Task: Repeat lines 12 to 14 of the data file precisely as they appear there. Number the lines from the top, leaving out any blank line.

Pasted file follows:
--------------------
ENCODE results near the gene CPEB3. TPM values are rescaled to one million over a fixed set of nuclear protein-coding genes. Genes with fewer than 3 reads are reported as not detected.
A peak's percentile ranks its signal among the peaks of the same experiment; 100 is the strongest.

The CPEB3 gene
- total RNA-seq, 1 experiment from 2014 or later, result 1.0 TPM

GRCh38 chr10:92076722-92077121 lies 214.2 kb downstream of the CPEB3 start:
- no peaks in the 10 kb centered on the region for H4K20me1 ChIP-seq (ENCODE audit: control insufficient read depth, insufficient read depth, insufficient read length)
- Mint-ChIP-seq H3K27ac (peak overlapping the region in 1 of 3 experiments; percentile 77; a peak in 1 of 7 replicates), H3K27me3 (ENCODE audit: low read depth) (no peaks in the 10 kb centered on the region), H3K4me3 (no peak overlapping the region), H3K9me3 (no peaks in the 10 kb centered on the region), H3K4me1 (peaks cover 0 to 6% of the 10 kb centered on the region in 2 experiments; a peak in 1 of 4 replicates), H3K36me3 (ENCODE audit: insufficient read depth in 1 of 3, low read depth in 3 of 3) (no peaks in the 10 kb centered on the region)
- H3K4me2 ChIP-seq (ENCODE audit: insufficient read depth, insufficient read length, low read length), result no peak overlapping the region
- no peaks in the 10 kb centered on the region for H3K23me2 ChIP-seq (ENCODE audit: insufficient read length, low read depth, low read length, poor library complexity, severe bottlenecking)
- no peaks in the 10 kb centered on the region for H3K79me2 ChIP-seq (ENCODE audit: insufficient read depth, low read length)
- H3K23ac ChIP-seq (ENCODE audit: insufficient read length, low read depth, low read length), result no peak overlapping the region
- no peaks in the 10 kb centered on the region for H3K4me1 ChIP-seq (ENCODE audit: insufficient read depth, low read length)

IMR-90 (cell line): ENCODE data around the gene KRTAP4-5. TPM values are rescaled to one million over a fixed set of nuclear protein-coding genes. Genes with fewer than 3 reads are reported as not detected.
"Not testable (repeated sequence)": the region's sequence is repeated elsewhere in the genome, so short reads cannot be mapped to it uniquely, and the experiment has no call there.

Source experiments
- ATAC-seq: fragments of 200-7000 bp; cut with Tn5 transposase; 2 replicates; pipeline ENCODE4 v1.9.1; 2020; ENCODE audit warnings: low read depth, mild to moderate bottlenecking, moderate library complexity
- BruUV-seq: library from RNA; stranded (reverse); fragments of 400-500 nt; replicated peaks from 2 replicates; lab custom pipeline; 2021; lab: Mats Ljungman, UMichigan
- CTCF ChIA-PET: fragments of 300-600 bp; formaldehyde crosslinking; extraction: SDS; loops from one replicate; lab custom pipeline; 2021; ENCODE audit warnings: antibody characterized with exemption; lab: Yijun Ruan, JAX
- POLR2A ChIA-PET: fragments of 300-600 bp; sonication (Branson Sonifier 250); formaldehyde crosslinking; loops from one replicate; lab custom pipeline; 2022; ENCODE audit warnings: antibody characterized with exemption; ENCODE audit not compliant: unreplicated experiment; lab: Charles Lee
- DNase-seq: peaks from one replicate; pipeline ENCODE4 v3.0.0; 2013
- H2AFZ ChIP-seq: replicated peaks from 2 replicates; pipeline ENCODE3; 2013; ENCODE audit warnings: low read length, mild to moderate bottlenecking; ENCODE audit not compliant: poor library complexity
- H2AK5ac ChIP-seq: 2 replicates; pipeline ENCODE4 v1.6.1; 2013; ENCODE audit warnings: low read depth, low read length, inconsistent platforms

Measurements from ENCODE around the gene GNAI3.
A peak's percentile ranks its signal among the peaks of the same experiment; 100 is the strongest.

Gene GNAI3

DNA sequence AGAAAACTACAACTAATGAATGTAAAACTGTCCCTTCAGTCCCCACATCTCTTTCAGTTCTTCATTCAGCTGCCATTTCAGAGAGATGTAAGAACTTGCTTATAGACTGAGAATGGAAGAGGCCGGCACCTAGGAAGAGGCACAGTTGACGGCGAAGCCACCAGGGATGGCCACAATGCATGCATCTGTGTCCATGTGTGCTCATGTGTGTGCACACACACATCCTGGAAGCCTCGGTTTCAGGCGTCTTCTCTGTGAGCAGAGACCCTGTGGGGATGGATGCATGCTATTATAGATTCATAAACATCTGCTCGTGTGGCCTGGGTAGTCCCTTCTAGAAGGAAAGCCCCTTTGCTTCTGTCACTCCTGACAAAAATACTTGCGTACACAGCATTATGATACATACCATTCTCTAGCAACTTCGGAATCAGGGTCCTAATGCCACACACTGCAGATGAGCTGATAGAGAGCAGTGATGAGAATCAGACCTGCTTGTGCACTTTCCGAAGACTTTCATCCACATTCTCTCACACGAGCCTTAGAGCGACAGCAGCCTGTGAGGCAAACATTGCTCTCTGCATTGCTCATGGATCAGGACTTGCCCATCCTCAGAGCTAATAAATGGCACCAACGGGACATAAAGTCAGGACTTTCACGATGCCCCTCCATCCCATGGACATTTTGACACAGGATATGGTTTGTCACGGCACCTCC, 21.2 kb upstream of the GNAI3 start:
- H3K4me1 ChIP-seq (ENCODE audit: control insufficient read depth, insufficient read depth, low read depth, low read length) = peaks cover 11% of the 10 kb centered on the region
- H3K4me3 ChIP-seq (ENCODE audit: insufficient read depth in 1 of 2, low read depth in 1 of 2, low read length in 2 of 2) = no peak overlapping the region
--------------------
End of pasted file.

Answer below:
- no peaks in the 10 kb centered on the region for H3K4me1 ChIP-seq (ENCODE audit: insufficient read depth, low read length)

IMR-90 (cell line): ENCODE data around the gene KRTAP4-5. TPM values are rescaled to one million over a fixed set of nuclear protein-coding genes. Genes with fewer than 3 reads are reported as not detected.
"Not testable (repeated sequence)": the region's sequence is repeated elsewhere in the genome, so short reads cannot be mapped to it uniquely, and the experiment has no call there.